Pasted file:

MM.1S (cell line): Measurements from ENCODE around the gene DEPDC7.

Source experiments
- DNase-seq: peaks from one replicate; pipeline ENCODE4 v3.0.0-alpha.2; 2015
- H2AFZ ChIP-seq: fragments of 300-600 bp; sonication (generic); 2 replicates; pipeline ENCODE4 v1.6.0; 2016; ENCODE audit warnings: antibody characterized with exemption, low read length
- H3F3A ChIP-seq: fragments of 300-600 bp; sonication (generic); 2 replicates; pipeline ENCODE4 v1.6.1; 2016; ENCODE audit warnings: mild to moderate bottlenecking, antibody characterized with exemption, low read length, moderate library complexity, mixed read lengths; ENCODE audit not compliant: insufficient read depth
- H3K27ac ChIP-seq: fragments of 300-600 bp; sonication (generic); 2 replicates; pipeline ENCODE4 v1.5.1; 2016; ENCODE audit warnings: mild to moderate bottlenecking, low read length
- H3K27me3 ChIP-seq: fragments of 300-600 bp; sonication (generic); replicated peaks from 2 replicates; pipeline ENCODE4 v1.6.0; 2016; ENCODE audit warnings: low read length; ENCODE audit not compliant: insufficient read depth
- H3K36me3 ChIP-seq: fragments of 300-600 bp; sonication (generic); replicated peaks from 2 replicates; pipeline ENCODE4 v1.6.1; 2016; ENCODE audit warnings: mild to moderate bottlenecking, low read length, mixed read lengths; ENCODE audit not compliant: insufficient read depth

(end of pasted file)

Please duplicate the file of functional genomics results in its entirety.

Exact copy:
MM.1S (cell line): Measurements from ENCODE around the gene DEPDC7.

Source experiments
- DNase-seq: peaks from one replicate; pipeline ENCODE4 v3.0.0-alpha.2; 2015
- H2AFZ ChIP-seq: fragments of 300-600 bp; sonication (generic); 2 replicates; pipeline ENCODE4 v1.6.0; 2016; ENCODE audit warnings: antibody characterized with exemption, low read length
- H3F3A ChIP-seq: fragments of 300-600 bp; sonication (generic); 2 replicates; pipeline ENCODE4 v1.6.1; 2016; ENCODE audit warnings: mild to moderate bottlenecking, antibody characterized with exemption, low read length, moderate library complexity, mixed read lengths; ENCODE audit not compliant: insufficient read depth
- H3K27ac ChIP-seq: fragments of 300-600 bp; sonication (generic); 2 replicates; pipeline ENCODE4 v1.5.1; 2016; ENCODE audit warnings: mild to moderate bottlenecking, low read length
- H3K27me3 ChIP-seq: fragments of 300-600 bp; sonication (generic); replicated peaks from 2 replicates; pipeline ENCODE4 v1.6.0; 2016; ENCODE audit warnings: low read length; ENCODE audit not compliant: insufficient read depth
- H3K36me3 ChIP-seq: fragments of 300-600 bp; sonication (generic); replicated peaks from 2 replicates; pipeline ENCODE4 v1.6.1; 2016; ENCODE audit warnings: mild to moderate bottlenecking, low read length, mixed read lengths; ENCODE audit not compliant: insufficient read depth